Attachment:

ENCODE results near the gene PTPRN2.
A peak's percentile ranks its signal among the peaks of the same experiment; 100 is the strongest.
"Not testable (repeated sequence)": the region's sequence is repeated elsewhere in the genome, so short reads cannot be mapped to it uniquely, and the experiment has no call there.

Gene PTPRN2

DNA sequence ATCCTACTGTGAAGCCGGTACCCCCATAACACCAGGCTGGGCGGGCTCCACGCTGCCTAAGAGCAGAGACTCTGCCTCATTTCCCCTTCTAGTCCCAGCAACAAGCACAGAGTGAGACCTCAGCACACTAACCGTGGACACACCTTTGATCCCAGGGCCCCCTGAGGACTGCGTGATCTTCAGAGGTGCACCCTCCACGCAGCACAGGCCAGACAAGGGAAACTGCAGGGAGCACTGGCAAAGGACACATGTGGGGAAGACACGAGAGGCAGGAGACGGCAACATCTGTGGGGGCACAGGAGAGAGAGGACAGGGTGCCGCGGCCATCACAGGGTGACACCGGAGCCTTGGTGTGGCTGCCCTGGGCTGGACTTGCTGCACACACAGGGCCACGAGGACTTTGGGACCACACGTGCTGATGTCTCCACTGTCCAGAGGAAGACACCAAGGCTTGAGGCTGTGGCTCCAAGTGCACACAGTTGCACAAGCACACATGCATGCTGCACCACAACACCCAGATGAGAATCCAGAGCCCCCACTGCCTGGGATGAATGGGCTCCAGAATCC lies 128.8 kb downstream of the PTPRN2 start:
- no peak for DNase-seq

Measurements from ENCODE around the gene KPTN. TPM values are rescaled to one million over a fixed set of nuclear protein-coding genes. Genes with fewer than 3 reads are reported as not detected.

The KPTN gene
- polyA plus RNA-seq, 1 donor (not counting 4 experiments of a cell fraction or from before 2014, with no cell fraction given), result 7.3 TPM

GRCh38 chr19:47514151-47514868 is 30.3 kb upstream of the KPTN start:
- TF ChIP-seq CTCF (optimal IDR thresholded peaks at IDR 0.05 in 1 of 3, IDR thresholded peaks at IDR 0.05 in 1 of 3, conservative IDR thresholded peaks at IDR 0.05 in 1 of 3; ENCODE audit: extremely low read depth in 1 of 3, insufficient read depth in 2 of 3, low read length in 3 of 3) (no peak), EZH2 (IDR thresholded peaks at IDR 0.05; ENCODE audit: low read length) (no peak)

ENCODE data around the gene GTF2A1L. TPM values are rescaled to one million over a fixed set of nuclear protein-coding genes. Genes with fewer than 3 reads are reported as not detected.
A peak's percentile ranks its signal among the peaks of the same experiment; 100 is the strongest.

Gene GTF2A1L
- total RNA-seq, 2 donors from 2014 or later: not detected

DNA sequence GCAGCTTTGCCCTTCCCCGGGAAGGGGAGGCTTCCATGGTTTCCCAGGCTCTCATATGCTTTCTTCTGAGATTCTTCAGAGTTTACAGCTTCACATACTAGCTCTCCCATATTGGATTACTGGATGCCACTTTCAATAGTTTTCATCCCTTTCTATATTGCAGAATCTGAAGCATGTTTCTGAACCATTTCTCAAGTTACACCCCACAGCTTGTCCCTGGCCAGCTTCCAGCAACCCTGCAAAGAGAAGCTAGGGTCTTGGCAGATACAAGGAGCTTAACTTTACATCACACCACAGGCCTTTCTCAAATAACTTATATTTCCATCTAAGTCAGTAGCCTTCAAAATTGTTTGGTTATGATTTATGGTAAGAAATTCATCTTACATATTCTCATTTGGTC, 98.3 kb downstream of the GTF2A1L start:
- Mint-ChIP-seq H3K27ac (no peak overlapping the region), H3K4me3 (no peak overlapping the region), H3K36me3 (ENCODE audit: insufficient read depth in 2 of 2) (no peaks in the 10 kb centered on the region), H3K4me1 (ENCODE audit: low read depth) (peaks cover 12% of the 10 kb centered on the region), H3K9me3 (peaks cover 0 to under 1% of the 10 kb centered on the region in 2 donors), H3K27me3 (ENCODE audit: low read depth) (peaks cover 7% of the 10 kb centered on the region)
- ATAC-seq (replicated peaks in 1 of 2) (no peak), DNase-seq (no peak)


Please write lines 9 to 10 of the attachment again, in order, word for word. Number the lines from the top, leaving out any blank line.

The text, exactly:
- polyA plus RNA-seq, 1 donor (not counting 4 experiments of a cell fraction or from before 2014, with no cell fraction given), result 7.3 TPM

GRCh38 chr19:47514151-47514868 is 30.3 kb upstream of the KPTN start: